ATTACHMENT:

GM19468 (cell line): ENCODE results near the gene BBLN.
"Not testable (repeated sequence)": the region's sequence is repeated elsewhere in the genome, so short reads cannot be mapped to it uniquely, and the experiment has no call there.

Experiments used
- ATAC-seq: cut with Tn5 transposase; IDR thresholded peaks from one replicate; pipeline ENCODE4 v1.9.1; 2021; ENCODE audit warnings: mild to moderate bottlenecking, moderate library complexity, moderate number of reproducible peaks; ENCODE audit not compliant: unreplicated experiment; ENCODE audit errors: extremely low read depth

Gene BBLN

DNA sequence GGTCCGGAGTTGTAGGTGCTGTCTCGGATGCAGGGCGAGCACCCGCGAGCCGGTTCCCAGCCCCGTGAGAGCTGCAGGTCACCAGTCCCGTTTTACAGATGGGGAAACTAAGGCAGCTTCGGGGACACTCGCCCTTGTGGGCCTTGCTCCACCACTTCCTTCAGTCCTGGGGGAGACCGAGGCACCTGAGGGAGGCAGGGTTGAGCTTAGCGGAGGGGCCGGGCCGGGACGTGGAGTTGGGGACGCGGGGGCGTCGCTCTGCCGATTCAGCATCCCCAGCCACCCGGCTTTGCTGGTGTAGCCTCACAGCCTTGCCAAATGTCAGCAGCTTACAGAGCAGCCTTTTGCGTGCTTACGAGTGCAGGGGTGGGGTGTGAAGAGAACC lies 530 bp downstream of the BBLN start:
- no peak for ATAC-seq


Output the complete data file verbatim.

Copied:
GM19468 (cell line): ENCODE results near the gene BBLN.
"Not testable (repeated sequence)": the region's sequence is repeated elsewhere in the genome, so short reads cannot be mapped to it uniquely, and the experiment has no call there.

Experiments used
- ATAC-seq: cut with Tn5 transposase; IDR thresholded peaks from one replicate; pipeline ENCODE4 v1.9.1; 2021; ENCODE audit warnings: mild to moderate bottlenecking, moderate library complexity, moderate number of reproducible peaks; ENCODE audit not compliant: unreplicated experiment; ENCODE audit errors: extremely low read depth

Gene BBLN

DNA sequence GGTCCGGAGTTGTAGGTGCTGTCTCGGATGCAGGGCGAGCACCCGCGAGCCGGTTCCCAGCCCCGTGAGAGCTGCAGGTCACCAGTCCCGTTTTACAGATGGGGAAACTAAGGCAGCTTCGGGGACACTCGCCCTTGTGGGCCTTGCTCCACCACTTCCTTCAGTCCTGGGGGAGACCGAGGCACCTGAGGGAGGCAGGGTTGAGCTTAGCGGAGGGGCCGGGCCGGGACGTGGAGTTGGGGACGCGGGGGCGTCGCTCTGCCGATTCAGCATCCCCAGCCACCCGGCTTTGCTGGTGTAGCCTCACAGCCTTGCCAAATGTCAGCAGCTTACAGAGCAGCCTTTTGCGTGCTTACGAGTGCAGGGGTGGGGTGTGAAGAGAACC lies 530 bp downstream of the BBLN start:
- no peak for ATAC-seq